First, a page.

Article:Alcohol Marketing and Youth Drinking Grows Stronger,By CELIA VIMONT

Article:Alcohol Marketing and Youth Drinking Grows Stronger,By CELIA VIMONT

Please read the attached article and Write a single-spaced full page paper with one inch margins and no larger than 12-point type paper. Please address the questions

below.

The writeup should be thoughtful critiques of the articles and their application to social work practice.

What is the relevant issue(s) for social work?
Why is this issue(s) relevant?
Using examples from your work, practicum, or life experience, what are the implications of this issue(s) for particular client groups?

Link Between Alcohol Marketing and Youth Drinking Grows Stronger
By CELIA VIMONT
JANUARY 19TH, 2017
A new review of studies from around the world finds young people who have greater exposure to alcohol marketing appear to be more likely subsequently to initiate

alcohol use and engage in binge and hazardous drinking.
The researchers reviewed 12 studies involving a total of more than 35,000 participants from Europe, Asia and North America. All 12 found evidence of a positive

association between level of marketing exposure and level of youth alcohol consumption. “The last time there was a review of the literature on alcohol marketing and

youth was in 2008,” said lead researcher David Jernigan, Ph.D., Director of the Center on Alcohol Marketing and Youth (CAMY) at the Johns Hopkins Bloomberg School of

Public Health. “There have been many new studies since 2008, and what this review does is allow us to document that similar findings are being replicated over and

over again in multiple countries and across multiple cohorts.”
Since 2008, there have been numerous innovations in reaching and engaging potential consumers—particularly children and teens—through digital media. “Exposure to

alcohol marketing through digital media is associated with higher rates of drinking,” Dr. Jernigan said.
Dr. Jernigan looked at studies that examined youth exposure to alcohol marketing in a wide range of venues and formats, including traditional print and broadcast

channels as well as new digital media; outdoor ads; product placement in TV shows, films and song lyrics; in-store and price promotions; branded merchandise; celebrity

endorsements; and sporting and musical event sponsorship.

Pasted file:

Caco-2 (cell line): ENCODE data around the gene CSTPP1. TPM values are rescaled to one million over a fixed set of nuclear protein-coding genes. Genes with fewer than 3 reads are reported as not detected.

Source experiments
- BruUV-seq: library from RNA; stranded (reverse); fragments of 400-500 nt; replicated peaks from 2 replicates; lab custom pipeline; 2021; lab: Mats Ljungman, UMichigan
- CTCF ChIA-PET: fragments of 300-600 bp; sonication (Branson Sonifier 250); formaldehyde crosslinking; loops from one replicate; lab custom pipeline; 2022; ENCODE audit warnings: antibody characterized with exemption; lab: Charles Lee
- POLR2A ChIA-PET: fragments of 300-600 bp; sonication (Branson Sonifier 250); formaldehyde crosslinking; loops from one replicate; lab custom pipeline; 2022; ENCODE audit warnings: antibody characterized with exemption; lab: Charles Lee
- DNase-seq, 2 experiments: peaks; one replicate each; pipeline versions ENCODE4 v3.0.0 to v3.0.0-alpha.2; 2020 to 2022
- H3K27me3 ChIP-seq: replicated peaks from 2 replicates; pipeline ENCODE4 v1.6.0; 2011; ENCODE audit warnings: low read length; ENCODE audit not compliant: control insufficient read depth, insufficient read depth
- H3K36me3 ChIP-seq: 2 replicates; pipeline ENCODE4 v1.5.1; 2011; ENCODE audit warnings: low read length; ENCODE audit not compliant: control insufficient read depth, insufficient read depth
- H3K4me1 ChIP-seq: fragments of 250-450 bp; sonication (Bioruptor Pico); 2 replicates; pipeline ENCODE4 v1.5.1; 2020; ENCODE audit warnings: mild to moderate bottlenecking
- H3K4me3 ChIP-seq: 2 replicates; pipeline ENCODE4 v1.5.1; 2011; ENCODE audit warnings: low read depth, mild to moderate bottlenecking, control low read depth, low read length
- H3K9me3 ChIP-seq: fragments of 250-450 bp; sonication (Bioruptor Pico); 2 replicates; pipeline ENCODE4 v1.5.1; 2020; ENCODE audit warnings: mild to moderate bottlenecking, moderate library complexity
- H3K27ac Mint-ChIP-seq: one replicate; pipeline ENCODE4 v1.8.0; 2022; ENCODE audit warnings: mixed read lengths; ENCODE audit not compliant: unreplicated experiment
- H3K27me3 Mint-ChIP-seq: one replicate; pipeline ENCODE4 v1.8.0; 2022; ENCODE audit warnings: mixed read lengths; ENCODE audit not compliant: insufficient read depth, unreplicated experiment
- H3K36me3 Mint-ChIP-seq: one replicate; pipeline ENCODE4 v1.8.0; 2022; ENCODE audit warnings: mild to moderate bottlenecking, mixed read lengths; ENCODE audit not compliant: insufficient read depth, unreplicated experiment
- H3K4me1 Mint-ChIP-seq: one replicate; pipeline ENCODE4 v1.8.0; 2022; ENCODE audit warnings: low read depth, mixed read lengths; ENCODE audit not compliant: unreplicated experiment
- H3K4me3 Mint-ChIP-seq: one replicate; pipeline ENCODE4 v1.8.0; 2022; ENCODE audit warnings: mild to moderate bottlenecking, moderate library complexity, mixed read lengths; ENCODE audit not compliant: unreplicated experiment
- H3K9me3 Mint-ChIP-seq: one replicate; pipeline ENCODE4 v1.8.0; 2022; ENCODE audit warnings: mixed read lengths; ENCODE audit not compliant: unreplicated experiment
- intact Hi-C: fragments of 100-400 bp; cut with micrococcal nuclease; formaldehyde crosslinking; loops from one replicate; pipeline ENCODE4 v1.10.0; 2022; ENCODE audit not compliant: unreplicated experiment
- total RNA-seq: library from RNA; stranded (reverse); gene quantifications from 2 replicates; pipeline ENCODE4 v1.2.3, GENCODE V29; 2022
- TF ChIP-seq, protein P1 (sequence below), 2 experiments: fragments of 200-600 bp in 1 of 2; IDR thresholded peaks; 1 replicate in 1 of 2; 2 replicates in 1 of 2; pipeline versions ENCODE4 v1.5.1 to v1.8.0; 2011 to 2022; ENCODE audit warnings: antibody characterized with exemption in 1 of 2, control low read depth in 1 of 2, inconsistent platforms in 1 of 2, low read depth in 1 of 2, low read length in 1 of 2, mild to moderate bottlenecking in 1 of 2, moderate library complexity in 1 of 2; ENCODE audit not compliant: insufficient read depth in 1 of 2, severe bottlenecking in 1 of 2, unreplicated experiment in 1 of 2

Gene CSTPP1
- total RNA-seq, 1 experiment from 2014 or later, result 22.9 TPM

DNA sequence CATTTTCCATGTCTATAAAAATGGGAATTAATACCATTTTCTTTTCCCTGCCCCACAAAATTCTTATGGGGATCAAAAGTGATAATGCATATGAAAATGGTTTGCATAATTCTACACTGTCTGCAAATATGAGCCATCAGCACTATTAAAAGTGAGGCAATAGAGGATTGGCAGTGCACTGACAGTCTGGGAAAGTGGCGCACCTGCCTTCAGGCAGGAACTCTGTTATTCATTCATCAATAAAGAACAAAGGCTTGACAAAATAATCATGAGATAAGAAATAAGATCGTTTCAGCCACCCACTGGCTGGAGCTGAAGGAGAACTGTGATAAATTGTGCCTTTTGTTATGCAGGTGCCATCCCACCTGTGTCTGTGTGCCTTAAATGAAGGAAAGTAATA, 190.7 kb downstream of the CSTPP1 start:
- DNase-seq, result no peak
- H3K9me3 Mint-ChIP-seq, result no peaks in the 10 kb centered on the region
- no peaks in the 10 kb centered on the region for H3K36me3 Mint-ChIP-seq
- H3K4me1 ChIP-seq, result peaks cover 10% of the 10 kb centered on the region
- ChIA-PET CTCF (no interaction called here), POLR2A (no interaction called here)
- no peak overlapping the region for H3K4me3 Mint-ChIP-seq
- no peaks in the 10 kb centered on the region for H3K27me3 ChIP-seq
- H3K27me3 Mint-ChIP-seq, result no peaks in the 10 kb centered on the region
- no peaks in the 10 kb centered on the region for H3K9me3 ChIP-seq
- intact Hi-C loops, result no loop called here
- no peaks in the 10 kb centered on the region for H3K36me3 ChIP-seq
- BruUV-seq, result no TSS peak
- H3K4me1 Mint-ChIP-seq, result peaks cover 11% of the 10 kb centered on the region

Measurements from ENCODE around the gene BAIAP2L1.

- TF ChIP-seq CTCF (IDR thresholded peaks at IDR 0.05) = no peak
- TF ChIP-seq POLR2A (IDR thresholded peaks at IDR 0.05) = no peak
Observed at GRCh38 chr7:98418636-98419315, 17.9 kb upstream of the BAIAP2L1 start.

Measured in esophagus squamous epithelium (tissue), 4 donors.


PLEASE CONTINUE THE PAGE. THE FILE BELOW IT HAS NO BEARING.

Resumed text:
The review, which appears in a supplement to the journal Addiction, is one of 14 studies on youth and alcohol marketing that appeared in the journal’s January 10

issue. In the studies, public health experts warn that youth around the world are exposed to extensive alcohol marketing, and that current controls on marketing appear

ineffective in blocking the association between youth exposure and subsequent drinking. The experts called for governments to strengthen rules governing alcohol

marketing with more effective independent statutory regulations.
Alcohol is the number one drug consumed by teens and youth and is linked to approximately 4,300 deaths per year. Alcohol advertising in the U.S. is primarily regulated

by the alcohol industry itself through a set of voluntary codes, which includes not placing any ads in media where a disproportionate share of the audience is younger

than 21.
The review concludes the finding of several studies that levels of alcohol marketing exposure appear to be as high or nearly as high among younger teens as they are

among older teens and young adults “represents a significant failure of current marketing codes to protect minors from marketing messages. This is particularly

important with digital marketing techniques that encourage interactive engagement with brand marketing and are difficult for parents to monitor and control.”
“Innovations in digital media are way ahead of where public health is able to measure and assess impact,” Dr. Jernigan said. “And they are way ahead of where

government can take steps to protect kids. Changes are happening so quickly that resources don’t exist to monitor this from a public health perspective. Self-

regulatory codes in the alcohol industry in this country aren’t working, and the government regulators aren’t doing much about it.”
Alcohol ads that impact children and teens aren’t limited to digital media, he noted. Young people are exposed to many alcohol ads through billboards. He notes that

while the federal government has been lagging in its efforts to protect youth against alcohol marketing, many local communities have taken up the slack by banning

alcohol billboards and have either banned or restricted alcohol retail signage.
Dr. Jernigan urges parents to learn more about alcohol marketing and its effects on teens, and to talk about it with their kids. CAMY has a series of fact sheets on

alcohol marketing and underage drinking.

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